The MISS Foundation Passages Conference 2004.

And here we are today: Exploring Mindful Grief, 2010.

I have finally returned home after two long years—I am certain that many of you feel this way. We are all back together again as brothers and sisters in mourning.

And for those of you who have come for the first time, I am so sorry that you have to be here, but I hope that you’ll come back. I hope that coming here to this place, you have found a kind of safety, and a kind of beauty in our pain that you can’t really find anywhere else.

I’m pretty sure that most of you will understand this statement when I say, I live two lives. One as the mother of my absent daughter, Grace. And the second as the mother of my present daughter, Grace. Here in this home is where my daughter Grace is most present all of the time. Grace is both absent and present—her presence is felt by all of us, her spirit is alive. I can feel her here more than in any other place. It’s as if the walls of this hotel speak her name.

But for most of the rest of my life, my daughter Grace is missing. She is missing when I am standing in conversation with someone at work and they see me but they do not see her. She is missing when I bring my other three children with me to the grocery store and the clerk smiles at them and tells me what lovely children I have. She is missing when we go out in public and there is nothing to show the world that Grace matters. There are no name tags to wear in public that tell them I am the mother of this missing child. They don’t see her like the rest of us do.

But here amongst you—my other family members—Grace is present. And that is a kind of gift that each of you give to me.

And so there are gifts here among the incredible amount of pain and anguish. I couldn’t even begin to quantify the amount of loss in this room. It is palpable. But it is also, in its own way, a lovely and beautiful thing.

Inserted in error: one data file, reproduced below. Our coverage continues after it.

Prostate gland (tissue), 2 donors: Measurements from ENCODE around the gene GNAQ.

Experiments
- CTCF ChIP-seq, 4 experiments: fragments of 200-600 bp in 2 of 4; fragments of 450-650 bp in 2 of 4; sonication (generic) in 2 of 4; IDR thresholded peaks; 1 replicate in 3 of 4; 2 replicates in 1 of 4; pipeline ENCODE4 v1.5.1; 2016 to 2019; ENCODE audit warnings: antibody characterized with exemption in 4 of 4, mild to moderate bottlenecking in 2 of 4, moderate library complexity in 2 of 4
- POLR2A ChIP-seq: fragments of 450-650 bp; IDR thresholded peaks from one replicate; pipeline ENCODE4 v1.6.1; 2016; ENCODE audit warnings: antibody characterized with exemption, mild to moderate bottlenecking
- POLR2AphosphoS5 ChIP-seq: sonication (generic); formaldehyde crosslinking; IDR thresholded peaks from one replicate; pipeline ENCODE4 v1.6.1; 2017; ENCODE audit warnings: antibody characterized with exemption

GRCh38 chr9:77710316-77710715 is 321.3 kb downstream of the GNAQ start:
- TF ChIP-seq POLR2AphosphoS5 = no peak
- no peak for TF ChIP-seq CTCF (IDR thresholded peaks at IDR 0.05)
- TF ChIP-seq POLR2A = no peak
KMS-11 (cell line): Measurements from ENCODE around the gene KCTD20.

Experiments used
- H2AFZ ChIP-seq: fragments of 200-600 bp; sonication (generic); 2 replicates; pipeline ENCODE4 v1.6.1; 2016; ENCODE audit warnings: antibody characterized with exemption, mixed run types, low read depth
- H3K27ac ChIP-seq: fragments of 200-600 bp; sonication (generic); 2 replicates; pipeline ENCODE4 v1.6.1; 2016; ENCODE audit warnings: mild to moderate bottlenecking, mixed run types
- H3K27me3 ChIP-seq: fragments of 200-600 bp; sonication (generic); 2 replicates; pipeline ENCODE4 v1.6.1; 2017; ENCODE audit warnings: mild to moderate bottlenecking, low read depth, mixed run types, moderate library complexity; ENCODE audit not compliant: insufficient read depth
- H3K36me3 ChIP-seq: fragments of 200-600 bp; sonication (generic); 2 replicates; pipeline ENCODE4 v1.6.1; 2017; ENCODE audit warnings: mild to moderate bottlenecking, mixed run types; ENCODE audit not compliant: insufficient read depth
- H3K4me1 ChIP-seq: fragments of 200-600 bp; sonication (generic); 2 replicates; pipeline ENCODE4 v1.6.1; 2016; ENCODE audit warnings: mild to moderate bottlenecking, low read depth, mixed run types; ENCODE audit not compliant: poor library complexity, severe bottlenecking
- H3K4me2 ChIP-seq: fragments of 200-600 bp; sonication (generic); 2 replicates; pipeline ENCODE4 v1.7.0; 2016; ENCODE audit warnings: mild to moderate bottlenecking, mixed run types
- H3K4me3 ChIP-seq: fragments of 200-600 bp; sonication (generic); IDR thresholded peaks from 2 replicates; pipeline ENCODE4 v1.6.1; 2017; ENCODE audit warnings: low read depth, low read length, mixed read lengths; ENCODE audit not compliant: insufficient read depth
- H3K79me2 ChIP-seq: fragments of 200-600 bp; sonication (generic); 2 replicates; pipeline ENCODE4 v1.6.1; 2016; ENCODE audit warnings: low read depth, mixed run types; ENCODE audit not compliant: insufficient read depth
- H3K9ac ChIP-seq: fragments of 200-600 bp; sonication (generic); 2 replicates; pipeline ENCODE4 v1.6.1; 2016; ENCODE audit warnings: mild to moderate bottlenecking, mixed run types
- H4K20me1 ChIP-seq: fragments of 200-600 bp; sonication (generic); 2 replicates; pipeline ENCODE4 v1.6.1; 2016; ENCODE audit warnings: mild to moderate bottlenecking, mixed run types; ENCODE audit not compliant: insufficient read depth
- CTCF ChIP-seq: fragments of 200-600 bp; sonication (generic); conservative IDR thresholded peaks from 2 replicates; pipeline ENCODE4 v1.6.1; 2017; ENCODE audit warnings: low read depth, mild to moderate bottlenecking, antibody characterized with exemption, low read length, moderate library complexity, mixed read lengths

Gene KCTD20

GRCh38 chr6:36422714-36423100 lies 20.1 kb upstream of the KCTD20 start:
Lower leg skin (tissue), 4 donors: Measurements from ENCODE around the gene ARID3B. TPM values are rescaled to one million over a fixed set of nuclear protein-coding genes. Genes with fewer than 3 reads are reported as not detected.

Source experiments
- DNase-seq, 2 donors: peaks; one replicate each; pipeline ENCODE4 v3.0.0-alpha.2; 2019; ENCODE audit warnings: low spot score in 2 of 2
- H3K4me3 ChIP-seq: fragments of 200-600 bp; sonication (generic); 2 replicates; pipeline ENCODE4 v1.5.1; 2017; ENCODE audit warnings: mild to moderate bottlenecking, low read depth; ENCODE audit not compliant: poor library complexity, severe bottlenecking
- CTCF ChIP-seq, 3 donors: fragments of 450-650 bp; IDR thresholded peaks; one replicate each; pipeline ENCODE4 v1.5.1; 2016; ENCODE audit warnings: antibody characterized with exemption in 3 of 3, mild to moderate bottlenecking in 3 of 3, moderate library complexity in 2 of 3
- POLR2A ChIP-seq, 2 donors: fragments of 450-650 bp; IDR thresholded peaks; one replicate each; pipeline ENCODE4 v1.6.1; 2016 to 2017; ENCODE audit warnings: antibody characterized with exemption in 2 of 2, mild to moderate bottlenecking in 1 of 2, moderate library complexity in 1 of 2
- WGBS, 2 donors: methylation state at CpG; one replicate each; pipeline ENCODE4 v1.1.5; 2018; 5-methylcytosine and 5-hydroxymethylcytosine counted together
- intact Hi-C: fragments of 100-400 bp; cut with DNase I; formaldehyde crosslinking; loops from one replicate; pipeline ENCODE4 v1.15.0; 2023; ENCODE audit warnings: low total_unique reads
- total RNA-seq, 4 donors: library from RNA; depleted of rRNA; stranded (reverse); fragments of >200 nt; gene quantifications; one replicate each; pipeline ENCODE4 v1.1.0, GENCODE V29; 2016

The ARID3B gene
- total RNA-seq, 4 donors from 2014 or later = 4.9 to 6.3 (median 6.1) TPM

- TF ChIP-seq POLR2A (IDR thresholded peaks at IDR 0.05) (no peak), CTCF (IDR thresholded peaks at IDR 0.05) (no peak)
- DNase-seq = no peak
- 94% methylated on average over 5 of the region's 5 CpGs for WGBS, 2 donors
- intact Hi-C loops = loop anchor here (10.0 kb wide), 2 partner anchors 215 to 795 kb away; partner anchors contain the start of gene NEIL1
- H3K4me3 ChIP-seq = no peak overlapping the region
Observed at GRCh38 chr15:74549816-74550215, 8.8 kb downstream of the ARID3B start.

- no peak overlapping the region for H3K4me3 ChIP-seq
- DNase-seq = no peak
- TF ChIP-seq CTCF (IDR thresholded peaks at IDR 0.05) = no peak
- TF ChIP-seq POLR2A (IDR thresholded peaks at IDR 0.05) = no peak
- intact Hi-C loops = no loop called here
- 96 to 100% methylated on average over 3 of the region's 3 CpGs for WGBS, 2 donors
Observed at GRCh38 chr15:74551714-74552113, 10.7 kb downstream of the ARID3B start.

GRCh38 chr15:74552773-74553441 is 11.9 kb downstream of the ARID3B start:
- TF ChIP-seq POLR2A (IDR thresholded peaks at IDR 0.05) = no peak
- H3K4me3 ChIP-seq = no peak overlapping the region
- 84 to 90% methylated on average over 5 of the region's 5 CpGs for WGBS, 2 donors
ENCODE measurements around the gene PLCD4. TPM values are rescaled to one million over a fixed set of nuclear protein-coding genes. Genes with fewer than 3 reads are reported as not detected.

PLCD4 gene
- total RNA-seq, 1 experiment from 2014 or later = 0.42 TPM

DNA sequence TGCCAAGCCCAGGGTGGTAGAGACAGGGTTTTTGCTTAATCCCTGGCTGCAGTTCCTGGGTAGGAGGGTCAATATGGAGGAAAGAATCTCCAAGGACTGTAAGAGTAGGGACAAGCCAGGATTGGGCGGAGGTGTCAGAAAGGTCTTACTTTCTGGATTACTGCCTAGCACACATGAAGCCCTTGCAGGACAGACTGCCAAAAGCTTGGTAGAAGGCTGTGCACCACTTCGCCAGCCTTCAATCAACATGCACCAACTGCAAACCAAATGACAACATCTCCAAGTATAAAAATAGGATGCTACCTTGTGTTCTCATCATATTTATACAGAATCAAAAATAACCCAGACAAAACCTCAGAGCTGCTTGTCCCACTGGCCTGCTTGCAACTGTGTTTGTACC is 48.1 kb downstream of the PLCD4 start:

Where else, after all, can all of us feel this comfortable setting out pictures of our children? Memories hang like Christmas ornaments in the air. And we come together year after year to set out our memories, anxious and nervous at first. What will someone think when I set out a picture of my child, 20 weeks old, sitting so quietly in the palm of my hand? What will they say when I tell them that I had to decide when it was time to turn off the machine that kept my child alive?

The first time you come is always the hardest, the most awkward, the most angst filled. But here you are anyways, and for whatever terribly tragic reasons that brought all of us together, I want to say thank you for sharing your most intimate sorrow with me. I will forever be changed by your presence in my life.

Sixteen years ago, there was a mother in labor who had the vision of a daughter that would join her growing family. This mother had a vision of a daughter who would change her life forever simply by being present among her sister and brothers. Little did that mother know how much her daughter would change the lives of so many without ever taking a breath. And so tonight I want to read a love letter to this child’s mother, Joanne, that goes something like this:

Dear Cheyenne,

You should be sixteen by now. You should have gone out for your driver's test with your mother earlier in the summer. You should have known the lusciousness and heart ache of sweet sixteen. By now, you should have tasted your first kiss, and you should have been at first perplexed by it, maybe even a little uncomfortable about it, but then you should have kissed back with a kind of earnest and longing that all of us still feel—an earnest and longing.